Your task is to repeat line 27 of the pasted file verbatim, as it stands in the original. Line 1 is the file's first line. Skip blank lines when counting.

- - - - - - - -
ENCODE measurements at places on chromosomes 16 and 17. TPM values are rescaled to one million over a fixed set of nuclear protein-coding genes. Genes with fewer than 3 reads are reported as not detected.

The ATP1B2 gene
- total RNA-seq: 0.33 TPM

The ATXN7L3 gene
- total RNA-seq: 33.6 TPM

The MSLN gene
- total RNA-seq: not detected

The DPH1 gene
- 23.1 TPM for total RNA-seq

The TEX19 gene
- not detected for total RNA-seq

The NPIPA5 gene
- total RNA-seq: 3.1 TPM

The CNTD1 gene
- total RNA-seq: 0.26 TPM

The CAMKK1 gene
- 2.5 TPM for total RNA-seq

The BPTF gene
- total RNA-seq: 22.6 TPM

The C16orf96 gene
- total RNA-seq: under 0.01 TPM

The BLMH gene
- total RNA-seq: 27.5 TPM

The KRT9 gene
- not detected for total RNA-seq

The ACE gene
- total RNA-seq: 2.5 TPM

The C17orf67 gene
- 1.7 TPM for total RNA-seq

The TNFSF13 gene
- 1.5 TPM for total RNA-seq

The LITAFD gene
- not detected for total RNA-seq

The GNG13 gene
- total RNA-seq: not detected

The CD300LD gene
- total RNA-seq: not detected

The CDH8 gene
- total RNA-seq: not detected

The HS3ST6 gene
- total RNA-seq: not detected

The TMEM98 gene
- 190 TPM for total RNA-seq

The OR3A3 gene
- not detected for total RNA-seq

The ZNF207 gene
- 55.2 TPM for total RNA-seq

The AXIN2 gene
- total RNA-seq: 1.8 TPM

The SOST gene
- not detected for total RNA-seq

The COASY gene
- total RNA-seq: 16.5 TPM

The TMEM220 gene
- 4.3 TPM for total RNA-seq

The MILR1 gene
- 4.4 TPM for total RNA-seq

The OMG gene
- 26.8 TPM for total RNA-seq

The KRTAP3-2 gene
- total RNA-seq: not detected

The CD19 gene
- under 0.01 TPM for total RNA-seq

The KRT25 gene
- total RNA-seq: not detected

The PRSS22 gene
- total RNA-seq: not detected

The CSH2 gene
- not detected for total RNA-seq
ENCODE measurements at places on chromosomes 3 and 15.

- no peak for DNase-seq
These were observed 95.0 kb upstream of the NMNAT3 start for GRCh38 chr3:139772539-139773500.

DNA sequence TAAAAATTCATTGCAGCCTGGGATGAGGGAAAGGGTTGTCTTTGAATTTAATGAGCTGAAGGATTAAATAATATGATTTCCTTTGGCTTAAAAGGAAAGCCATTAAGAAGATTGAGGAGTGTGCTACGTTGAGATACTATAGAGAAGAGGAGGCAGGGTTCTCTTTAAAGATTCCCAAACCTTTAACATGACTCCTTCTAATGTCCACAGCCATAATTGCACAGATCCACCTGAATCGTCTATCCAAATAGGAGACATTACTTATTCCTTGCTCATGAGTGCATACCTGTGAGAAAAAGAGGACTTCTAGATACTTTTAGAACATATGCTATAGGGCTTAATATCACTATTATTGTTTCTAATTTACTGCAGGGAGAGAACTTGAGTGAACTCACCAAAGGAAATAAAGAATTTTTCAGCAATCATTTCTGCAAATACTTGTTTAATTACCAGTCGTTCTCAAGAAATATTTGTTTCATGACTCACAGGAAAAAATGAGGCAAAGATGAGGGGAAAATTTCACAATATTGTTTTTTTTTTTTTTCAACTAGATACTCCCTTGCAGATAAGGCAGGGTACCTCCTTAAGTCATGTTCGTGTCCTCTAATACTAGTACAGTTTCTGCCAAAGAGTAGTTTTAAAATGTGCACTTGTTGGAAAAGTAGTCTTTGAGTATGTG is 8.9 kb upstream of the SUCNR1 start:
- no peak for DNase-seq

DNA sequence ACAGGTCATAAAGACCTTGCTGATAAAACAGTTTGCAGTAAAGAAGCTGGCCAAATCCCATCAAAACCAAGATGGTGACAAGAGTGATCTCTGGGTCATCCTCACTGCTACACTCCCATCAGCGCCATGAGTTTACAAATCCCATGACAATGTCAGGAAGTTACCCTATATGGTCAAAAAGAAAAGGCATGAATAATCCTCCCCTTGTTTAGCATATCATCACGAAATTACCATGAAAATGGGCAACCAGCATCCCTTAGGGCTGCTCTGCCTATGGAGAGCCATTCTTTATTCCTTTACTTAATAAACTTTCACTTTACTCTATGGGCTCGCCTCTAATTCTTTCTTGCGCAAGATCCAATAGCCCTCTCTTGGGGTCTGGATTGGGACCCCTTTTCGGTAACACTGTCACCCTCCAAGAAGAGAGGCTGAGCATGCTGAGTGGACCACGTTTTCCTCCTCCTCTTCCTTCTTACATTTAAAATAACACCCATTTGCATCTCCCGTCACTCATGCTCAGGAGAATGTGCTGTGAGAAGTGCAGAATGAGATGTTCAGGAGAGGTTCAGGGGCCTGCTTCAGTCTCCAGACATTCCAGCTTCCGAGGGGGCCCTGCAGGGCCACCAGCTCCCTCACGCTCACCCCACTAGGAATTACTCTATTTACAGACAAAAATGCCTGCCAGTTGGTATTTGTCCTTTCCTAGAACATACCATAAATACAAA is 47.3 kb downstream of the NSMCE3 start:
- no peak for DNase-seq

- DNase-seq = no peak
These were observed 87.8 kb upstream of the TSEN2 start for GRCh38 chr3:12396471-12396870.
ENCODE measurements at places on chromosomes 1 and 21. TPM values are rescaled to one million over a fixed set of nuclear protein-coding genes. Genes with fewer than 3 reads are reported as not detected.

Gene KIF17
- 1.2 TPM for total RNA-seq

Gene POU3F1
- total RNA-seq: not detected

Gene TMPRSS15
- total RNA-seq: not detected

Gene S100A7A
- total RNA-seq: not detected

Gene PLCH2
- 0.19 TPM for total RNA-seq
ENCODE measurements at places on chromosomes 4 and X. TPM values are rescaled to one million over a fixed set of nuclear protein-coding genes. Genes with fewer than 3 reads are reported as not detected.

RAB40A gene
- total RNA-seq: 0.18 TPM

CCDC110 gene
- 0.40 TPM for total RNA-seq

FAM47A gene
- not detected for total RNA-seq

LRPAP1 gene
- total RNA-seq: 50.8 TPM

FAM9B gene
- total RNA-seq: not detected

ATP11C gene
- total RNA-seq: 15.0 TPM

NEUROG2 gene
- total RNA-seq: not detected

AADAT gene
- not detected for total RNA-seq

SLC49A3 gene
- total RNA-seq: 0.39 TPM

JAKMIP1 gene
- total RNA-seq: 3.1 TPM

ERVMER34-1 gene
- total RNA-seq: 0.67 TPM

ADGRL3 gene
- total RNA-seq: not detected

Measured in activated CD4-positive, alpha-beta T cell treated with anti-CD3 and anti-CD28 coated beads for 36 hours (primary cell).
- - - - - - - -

- total RNA-seq: 2.5 TPM